Investment in placemaking has also come from the private sector: many of the Crossrail-linked developments in central London cited high-quality placemaking as key to encouraging investment in existing building stock. Great Portland Estates said investment in Hanover Square at Bond Street would not have happened without Crossrail.
GVA’s interviews with property industry professionals highlighted place in attracting commercial occupiers: “New tech businesses…want to offer an experience for employees and visitors”.
Overall, there is clearly a growing appreciation of the role of placemaking in supporting regeneration and attracting investment. See FoL’s work on valuing placemaking here.
A third theme across all interviews was the importance of proactive leadership from the public sector.
Few Crossrail host boroughs have the luxury of just a few large landowners to work with; more typically, ownership is fragmented and councils have had to coordinate multiple stakeholders to move forward.
Where this was the case, interviewees stressed the importance of early engagement with private landowners, but also with transport bodies, utilities providers, public-sector landholders and other council departments.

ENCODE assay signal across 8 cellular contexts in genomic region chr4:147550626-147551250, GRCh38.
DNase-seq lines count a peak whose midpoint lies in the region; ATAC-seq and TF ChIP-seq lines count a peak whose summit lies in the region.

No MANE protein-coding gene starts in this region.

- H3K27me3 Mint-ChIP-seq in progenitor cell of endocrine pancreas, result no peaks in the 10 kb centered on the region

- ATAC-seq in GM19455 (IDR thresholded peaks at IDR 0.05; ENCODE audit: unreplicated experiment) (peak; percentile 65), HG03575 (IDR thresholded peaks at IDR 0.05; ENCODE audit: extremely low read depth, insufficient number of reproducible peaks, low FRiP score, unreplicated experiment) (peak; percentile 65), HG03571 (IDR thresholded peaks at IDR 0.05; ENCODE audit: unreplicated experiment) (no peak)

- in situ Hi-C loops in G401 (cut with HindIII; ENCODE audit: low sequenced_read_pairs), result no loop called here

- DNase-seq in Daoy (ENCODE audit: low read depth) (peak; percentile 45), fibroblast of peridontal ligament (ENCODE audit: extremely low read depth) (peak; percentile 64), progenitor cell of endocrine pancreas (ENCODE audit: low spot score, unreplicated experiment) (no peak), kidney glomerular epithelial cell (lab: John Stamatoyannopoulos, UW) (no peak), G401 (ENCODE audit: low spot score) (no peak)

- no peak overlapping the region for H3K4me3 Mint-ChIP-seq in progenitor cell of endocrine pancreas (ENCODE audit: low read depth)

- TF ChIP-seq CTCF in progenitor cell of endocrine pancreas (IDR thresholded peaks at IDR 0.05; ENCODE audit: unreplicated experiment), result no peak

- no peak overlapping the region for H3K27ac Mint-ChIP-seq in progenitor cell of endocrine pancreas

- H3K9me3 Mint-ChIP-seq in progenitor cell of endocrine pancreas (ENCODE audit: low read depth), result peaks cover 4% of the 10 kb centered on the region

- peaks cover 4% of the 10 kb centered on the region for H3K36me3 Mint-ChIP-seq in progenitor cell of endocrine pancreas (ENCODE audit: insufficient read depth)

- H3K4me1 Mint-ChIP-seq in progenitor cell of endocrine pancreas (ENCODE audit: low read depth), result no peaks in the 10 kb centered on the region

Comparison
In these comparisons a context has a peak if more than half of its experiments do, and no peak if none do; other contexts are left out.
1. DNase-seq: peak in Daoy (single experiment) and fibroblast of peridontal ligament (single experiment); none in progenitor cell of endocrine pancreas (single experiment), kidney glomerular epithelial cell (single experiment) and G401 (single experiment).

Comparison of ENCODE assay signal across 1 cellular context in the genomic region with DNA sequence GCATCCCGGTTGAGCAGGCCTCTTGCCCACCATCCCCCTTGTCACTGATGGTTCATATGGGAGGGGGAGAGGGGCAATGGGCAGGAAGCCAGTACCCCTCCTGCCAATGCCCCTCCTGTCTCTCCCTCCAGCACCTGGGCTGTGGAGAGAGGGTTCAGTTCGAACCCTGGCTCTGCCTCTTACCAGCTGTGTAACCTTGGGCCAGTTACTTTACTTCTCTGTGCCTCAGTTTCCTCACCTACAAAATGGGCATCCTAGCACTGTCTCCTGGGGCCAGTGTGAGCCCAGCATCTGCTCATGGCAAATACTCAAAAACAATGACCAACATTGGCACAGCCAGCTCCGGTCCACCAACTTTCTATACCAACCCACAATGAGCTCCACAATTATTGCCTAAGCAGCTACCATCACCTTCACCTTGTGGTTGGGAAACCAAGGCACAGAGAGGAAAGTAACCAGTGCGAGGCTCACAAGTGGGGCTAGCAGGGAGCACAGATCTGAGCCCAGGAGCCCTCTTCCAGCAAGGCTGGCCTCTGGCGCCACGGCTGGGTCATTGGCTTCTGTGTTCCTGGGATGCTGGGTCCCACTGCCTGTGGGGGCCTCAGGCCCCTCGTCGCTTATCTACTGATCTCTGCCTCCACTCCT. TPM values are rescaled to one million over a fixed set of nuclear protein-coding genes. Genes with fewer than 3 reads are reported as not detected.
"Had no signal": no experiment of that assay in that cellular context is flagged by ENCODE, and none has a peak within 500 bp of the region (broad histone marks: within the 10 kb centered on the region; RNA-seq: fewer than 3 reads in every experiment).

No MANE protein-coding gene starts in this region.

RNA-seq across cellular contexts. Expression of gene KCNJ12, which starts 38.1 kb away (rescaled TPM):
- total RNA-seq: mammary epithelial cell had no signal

While many regeneration projects linked to Crossrail have been on the cards for a long time, the fixed timescale associated with Crossrail provided impetus and revived some stalled projects. This can be used as a lever internally and externally.
Councils with property near stations have been able to increase their control over development – and the potential to earn more from their assets. Interviewees from these councils said Crossrail reduces risk, allowing them to be more ambitious and set the tone for private-sector investment: “Crossrail brings more growth possibilities and gives us license to be more ambitious.”
Several council officers found that being on the Crossrail route has brought increased visibility and put them ‘on the map’. Especially in outer London, authorities have found it easier to attract interest in sites that had been seen as peripheral. However, a clear vision and planning framework can help make the most of this appetite for local needs.
Future of London has been invited by Crossrail’s board to host an information-sharing forum for local authorities hosting Crossrail 1 and eventually Crossrail 2, to capture lessons and get the best outcomes for communities along both lines. To find out more or express interest, get in touch.